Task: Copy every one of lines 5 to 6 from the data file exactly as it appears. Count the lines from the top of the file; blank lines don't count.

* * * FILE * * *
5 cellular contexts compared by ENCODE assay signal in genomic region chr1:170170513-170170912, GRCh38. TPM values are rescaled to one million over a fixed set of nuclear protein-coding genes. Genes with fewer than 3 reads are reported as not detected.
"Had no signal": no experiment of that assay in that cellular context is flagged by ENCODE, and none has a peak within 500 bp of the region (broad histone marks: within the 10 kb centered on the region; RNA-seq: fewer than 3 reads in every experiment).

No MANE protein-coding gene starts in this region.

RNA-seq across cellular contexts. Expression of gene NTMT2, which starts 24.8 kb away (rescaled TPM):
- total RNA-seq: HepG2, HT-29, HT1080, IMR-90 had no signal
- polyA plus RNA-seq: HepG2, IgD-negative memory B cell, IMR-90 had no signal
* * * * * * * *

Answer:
- total RNA-seq: HepG2, HT-29, HT1080, IMR-90 had no signal
- polyA plus RNA-seq: HepG2, IgD-negative memory B cell, IMR-90 had no signal